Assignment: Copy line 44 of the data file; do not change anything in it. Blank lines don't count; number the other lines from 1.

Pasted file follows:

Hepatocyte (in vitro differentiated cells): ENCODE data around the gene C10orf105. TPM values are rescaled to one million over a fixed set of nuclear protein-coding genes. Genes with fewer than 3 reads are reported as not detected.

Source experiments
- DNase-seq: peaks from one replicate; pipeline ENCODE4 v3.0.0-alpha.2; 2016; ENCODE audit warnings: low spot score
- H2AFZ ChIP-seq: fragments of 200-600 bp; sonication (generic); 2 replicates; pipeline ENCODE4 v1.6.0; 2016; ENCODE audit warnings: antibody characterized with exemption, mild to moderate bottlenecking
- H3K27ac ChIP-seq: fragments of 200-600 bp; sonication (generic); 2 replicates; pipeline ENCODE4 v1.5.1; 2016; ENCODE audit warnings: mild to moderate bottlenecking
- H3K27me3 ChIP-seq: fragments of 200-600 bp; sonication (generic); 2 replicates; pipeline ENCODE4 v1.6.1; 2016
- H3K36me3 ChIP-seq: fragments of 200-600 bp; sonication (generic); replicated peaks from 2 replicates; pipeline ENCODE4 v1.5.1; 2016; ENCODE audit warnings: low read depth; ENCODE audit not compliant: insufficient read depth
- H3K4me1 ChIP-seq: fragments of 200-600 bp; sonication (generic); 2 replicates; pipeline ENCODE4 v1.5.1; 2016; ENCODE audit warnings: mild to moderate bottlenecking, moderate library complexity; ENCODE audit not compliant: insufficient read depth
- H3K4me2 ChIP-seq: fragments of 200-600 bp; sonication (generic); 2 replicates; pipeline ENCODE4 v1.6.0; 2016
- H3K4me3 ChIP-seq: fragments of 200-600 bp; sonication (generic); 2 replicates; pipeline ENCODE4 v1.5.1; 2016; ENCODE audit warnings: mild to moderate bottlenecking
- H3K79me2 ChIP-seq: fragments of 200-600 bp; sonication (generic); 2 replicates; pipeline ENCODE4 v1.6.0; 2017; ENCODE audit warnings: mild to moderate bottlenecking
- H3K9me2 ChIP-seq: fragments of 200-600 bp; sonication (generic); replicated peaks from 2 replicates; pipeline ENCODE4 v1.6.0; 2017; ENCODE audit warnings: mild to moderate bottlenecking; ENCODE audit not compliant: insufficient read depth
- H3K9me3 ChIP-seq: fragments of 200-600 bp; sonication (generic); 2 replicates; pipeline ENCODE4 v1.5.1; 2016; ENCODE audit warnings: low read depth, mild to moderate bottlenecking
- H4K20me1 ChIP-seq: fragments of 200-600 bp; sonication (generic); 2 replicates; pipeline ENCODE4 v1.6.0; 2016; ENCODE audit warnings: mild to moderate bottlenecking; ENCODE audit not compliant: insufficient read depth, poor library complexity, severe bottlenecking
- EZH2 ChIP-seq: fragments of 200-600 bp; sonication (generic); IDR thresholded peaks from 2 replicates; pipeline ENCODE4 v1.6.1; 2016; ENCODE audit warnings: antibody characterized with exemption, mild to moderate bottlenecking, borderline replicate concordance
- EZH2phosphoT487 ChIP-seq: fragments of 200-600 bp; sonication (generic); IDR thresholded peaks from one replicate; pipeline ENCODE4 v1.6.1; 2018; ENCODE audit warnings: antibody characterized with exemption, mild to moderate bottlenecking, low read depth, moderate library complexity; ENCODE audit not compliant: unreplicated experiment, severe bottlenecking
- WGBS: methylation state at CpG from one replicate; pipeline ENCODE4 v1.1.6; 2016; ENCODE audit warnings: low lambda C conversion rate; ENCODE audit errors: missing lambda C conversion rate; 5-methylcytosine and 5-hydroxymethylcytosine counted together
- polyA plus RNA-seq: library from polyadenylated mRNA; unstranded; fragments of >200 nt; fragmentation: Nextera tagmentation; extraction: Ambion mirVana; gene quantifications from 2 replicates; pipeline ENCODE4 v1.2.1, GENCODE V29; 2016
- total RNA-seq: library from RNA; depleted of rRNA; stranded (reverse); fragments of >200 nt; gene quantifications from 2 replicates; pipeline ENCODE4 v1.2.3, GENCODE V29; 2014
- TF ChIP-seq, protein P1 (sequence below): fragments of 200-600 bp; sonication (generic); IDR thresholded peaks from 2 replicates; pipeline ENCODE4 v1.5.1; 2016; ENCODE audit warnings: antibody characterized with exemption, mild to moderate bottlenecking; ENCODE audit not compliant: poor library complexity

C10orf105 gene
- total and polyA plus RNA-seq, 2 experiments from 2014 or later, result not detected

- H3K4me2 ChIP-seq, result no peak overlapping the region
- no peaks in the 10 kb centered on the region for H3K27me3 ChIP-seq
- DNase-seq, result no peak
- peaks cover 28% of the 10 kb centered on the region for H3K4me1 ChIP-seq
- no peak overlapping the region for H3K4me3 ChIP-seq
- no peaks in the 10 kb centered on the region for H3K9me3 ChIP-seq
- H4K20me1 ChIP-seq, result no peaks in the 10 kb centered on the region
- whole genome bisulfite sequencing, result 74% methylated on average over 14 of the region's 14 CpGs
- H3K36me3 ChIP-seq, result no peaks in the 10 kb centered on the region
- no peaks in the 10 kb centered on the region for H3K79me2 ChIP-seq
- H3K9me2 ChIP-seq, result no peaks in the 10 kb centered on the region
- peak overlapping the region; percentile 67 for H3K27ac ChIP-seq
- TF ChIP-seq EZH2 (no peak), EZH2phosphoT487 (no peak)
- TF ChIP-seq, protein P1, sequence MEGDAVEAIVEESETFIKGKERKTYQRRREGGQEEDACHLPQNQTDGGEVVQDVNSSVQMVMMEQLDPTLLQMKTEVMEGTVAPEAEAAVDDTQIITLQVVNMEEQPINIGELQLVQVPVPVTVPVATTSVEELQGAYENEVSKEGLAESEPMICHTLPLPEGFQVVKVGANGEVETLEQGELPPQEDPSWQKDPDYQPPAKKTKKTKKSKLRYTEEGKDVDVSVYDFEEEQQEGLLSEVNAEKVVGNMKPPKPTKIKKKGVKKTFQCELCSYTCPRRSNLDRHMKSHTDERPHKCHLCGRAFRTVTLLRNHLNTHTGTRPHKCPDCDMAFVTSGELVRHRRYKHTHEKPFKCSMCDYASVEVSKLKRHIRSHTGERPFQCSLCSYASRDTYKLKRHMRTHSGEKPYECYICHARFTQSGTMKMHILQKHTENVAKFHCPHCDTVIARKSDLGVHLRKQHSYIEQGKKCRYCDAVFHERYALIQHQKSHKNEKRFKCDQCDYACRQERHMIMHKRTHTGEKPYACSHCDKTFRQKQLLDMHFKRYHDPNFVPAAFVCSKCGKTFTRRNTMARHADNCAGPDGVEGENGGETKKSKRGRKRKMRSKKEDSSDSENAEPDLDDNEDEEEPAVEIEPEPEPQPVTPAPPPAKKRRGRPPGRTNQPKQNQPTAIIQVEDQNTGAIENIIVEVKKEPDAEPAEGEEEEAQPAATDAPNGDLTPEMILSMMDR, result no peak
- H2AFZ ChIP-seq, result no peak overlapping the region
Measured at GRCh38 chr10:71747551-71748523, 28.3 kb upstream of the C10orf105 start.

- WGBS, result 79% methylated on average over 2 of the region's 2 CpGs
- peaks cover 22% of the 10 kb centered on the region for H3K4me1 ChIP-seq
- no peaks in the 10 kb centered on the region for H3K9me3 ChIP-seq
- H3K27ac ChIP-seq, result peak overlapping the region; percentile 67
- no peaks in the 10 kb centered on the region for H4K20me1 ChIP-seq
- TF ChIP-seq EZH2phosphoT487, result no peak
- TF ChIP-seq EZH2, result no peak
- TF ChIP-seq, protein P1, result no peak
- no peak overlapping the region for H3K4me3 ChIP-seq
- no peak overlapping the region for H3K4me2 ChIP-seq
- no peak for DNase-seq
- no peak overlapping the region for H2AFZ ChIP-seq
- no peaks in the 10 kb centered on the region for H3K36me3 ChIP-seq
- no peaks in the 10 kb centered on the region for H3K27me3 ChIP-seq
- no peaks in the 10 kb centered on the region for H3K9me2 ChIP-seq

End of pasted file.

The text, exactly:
- TF ChIP-seq EZH2phosphoT487, result no peak